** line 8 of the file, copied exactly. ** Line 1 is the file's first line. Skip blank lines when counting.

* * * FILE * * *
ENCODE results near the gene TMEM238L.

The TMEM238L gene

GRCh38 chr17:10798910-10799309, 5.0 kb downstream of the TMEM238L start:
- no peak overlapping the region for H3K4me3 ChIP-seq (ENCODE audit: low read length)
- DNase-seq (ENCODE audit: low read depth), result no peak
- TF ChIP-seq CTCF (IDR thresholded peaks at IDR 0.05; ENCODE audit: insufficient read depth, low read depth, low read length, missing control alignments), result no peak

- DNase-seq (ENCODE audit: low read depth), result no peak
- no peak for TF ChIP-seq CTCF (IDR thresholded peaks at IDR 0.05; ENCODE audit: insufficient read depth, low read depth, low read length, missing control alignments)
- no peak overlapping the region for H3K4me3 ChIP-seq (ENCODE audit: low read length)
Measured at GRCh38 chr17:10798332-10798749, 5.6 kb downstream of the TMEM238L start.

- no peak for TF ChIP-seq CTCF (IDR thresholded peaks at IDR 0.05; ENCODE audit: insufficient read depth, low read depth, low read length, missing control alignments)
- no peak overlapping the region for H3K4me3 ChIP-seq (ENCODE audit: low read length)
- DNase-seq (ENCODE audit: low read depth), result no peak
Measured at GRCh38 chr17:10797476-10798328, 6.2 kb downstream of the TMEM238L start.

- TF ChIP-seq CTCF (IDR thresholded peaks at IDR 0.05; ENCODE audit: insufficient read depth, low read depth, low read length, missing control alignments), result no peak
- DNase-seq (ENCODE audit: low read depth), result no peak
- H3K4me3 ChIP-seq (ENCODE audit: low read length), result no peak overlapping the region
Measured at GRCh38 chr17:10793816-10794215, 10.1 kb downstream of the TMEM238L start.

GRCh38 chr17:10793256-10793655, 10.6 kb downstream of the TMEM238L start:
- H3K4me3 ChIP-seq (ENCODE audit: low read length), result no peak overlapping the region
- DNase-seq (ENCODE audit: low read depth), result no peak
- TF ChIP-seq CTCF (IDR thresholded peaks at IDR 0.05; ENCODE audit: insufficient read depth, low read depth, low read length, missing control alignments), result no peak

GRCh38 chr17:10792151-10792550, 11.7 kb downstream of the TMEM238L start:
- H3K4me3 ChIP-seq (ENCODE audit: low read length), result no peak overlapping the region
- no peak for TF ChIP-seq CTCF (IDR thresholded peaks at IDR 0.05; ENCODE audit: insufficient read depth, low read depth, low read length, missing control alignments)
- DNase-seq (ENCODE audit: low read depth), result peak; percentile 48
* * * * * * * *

- no peak for TF ChIP-seq CTCF (IDR thresholded peaks at IDR 0.05; ENCODE audit: insufficient read depth, low read depth, low read length, missing control alignments)